Panel Finds No Constitutional Problems With Appointment of Czars

Conservatives have made a lot of noise about the appointment of czar in the Obama administration–often with numerous factual errors in their attacks. Some members of both parties are concerned about the potential loss of power. A panel of constitutional experts was asked to testify before the Senate Judiciary Committee’s subcommittee on the Constitution. They found no problems with the appointment of czars:

Called together by Sen. Russell D. Feingold (D-Wis.), who had written to Obama asking for more information about the czars, the panel concluded that Obama had the right to appoint independent advisors. The experts said the principle had been established by President Franklin D. Roosevelt.

“The president’s personal staff are independently responsible only to the president — and in the end he is the only czar that is,” said Bradley H. Patterson, a presidential scholar. “And he is accountable to the American electorate.”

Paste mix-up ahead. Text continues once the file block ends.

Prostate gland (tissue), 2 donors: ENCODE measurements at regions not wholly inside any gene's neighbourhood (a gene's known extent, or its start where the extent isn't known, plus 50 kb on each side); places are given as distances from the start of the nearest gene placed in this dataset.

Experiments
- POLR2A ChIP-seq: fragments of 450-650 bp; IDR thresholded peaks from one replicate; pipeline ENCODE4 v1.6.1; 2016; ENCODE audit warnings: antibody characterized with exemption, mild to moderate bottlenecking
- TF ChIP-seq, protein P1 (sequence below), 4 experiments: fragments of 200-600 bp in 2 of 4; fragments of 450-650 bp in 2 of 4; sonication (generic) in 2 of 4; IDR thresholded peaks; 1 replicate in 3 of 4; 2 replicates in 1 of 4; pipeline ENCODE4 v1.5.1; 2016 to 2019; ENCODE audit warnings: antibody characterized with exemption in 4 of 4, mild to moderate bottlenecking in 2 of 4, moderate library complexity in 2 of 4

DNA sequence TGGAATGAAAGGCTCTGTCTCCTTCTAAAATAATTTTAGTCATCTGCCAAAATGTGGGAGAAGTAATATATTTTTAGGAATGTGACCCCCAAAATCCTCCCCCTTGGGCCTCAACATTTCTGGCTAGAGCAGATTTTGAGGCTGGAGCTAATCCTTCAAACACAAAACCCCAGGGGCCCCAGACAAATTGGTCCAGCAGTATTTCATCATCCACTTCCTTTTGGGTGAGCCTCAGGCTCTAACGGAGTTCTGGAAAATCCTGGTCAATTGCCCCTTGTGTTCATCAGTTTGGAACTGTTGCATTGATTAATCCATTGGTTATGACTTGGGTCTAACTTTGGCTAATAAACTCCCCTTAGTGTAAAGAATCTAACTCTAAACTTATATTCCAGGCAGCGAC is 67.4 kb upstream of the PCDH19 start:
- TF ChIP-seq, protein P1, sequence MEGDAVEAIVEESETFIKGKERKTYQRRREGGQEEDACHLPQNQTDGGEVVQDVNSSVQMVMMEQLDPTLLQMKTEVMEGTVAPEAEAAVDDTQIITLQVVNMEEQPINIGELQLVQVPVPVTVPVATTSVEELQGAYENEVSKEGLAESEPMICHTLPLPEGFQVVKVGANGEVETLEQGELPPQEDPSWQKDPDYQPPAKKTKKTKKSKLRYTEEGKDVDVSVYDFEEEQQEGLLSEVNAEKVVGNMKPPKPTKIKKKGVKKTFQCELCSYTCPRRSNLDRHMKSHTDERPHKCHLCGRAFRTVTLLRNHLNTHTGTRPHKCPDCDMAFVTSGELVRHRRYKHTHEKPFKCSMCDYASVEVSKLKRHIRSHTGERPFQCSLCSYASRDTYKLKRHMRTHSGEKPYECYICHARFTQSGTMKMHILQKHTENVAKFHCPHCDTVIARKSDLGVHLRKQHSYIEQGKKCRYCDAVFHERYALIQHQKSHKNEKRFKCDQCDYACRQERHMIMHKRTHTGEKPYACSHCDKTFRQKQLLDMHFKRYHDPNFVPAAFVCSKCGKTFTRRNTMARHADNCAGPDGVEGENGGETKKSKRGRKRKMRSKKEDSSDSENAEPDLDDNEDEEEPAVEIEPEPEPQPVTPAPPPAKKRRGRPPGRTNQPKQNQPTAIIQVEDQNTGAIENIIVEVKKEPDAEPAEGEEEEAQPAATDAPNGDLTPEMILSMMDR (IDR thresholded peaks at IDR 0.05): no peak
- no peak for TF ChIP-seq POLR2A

John Harrison, a University of Virginia law professor, compared the czars to the position of White House chief of staff, saying both hold great influence and can speak for the president, but their legal powers are limited.

Their “practical authority . . . is not legal authority, and as long as the distinction is rigorously maintained there will be no legal problem,” Harrison said in his written testimony.

It would be easier to criticize the appointment of czars, who do not require confirmation by Congress, if the Republicans were not playing political games in blocking some of Obama’s appointees. It is almost as if they want to cripple the Obama administration and then come back and call it a failure. That’s sort of similar to how they campaigned by proclaiming the government is too incompetent to do anything, and then repeatedly demonstrated this while in power.

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